A lady sat at a desk in the home’s entrance. She greeted us happily and I told her I needed an adult ticket and a student ticket.
She gave me a knowing smile and explained, “WE call them youth.”
Well, okay. The list of fees I had seen talked about students and ID cards, but I wasn’t going to argue.
She went on to say that we’d have to wait 20 minutes for the next tour and we could go get a cup of coffee if we wanted. Not sure where we would’ve been able to do that in 20 minutes (which neither of us wanted), so we turned around to wait in the small entrance amidst a display of Hemingway’s books and a display of magnets that we could buy to help the upkeep of the home. The magnets said, “Write Drunk.” I didn’t feel the need to buy one.
Then another lady appeared and said that we could just go on the present group , they were only one room into the tour. (This began another interesting conversation which I won’t bother repeating.)
We decided to do that.
Hemingway’s childhood story is convoluted and interesting. His father was a doctor and his mother was a musician, often involved in her music to the extent that housekeepers and cooks took care of the house.. His parents were both well educated. His dad took him camping, his mother took him to the opera. Hemingway often said he hated his mother.
He didn’t like his name because it made him think of Oscar Wilde’s The Importance of Being Ernest.
They were upper middle class and spent their summers in a Michigan cabin. The home we visited was Hemingway’s birthplace – later they moved to a much bigger house on Kenilworth (another Oak Park Avenue). That home is owned by private residents who hope to restore it for future visitors. Hemingway lived in Oak Park until he went to war. (Seeing where E.H. lived negates his stories about growing up in poverty which he often told the women in his life.)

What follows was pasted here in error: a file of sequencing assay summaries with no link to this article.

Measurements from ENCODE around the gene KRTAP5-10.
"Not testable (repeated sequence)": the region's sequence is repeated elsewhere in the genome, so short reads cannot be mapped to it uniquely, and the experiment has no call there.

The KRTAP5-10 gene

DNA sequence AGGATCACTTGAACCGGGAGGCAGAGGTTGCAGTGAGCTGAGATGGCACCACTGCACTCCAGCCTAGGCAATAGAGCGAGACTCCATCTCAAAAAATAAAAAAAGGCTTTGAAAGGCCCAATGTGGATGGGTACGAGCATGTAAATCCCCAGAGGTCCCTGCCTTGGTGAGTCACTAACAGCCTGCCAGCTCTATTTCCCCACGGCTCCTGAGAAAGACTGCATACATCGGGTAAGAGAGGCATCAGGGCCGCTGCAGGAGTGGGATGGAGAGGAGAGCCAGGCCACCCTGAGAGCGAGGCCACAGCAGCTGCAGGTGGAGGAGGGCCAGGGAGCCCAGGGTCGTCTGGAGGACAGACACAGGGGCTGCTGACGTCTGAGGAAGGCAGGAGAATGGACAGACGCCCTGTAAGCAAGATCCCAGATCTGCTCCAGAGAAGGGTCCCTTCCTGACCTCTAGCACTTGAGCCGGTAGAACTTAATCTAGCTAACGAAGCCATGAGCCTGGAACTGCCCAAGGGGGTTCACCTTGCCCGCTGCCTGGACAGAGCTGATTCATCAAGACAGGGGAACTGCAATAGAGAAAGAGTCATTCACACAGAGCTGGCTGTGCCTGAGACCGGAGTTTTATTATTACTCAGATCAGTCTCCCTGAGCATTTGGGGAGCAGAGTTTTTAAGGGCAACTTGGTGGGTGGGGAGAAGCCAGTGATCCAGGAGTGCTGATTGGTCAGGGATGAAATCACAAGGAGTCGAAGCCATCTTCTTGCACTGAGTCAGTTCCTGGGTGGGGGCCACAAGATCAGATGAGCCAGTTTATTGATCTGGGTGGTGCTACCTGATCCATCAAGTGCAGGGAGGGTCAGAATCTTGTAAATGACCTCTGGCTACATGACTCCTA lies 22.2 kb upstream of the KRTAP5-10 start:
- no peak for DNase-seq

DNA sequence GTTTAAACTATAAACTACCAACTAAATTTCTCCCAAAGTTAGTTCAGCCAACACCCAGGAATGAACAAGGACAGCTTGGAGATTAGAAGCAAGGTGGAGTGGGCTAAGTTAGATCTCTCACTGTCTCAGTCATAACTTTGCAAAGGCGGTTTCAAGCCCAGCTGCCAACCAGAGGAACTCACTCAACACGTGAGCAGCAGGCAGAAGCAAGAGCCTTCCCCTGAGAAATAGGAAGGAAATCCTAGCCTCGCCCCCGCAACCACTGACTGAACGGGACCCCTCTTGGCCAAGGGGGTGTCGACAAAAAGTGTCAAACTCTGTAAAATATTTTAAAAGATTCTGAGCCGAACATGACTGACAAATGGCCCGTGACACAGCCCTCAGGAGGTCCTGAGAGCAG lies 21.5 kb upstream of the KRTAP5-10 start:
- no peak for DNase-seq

Hemingway’s own description of Oak Park was: a place of wide lawns and narrow minds.
Hemingway was a direct descendent of John Hancock. Another relative – either his grandmother or great-grandmother (couldn’t find anything to back this up) was the first female student at Wheaton and graduated with honors.
Anyone who knows even a little bit about the Hemingways, knows that there were a lot of suicides in the family including Ernest himself and two of his five siblings. The family was a strange mixture of achievement and depression.
Here are some pictures of the inside of his house.
This is the kitchen – the family lived in the house for nine years and his mother never, ever cooked a meal.
One of the first – if not THE first – bathrooms in town. I just liked the look of the tile and paneled walls.
Ernest as a one-year-old.
His dad was a scientist and a photographer and took Ernest hunting and fishing and taught him to be a naturalist.
I took this picture because I have a chair like this that belonged to my grandmother. The tour guide explained that it was a sewing chair and that’s why the arms were low. I never knew that. Hmmm …
Would I recommend you visit the house? That’s a good question. If you’re interested in literature and the personalities of well-known authors – I would say yes. But it’s not a place to take small children. Or, if you do take kids, there needs to be good conversations about what you heard.